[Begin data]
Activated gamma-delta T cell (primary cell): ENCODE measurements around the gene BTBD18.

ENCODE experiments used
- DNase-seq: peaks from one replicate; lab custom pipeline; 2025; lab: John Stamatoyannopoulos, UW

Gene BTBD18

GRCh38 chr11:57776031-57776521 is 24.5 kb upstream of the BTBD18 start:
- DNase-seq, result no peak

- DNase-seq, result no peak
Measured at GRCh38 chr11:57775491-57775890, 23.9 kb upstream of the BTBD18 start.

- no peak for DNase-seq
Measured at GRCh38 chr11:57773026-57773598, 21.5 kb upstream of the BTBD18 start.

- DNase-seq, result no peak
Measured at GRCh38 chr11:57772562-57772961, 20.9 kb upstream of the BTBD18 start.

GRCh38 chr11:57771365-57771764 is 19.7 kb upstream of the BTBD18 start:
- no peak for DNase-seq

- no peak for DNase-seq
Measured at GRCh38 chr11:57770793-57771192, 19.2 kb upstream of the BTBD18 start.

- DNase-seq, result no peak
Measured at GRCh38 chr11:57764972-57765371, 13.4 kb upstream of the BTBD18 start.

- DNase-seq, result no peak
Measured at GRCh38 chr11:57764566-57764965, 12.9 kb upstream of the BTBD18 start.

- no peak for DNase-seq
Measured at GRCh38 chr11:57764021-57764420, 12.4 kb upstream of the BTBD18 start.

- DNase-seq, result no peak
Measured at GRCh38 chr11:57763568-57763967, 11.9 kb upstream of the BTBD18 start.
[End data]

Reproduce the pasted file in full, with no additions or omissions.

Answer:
Activated gamma-delta T cell (primary cell): ENCODE measurements around the gene BTBD18.

ENCODE experiments used
- DNase-seq: peaks from one replicate; lab custom pipeline; 2025; lab: John Stamatoyannopoulos, UW

Gene BTBD18

GRCh38 chr11:57776031-57776521 is 24.5 kb upstream of the BTBD18 start:
- DNase-seq, result no peak

- DNase-seq, result no peak
Measured at GRCh38 chr11:57775491-57775890, 23.9 kb upstream of the BTBD18 start.

- no peak for DNase-seq
Measured at GRCh38 chr11:57773026-57773598, 21.5 kb upstream of the BTBD18 start.

- DNase-seq, result no peak
Measured at GRCh38 chr11:57772562-57772961, 20.9 kb upstream of the BTBD18 start.

GRCh38 chr11:57771365-57771764 is 19.7 kb upstream of the BTBD18 start:
- no peak for DNase-seq

- no peak for DNase-seq
Measured at GRCh38 chr11:57770793-57771192, 19.2 kb upstream of the BTBD18 start.

- DNase-seq, result no peak
Measured at GRCh38 chr11:57764972-57765371, 13.4 kb upstream of the BTBD18 start.

- DNase-seq, result no peak
Measured at GRCh38 chr11:57764566-57764965, 12.9 kb upstream of the BTBD18 start.

- no peak for DNase-seq
Measured at GRCh38 chr11:57764021-57764420, 12.4 kb upstream of the BTBD18 start.

- DNase-seq, result no peak
Measured at GRCh38 chr11:57763568-57763967, 11.9 kb upstream of the BTBD18 start.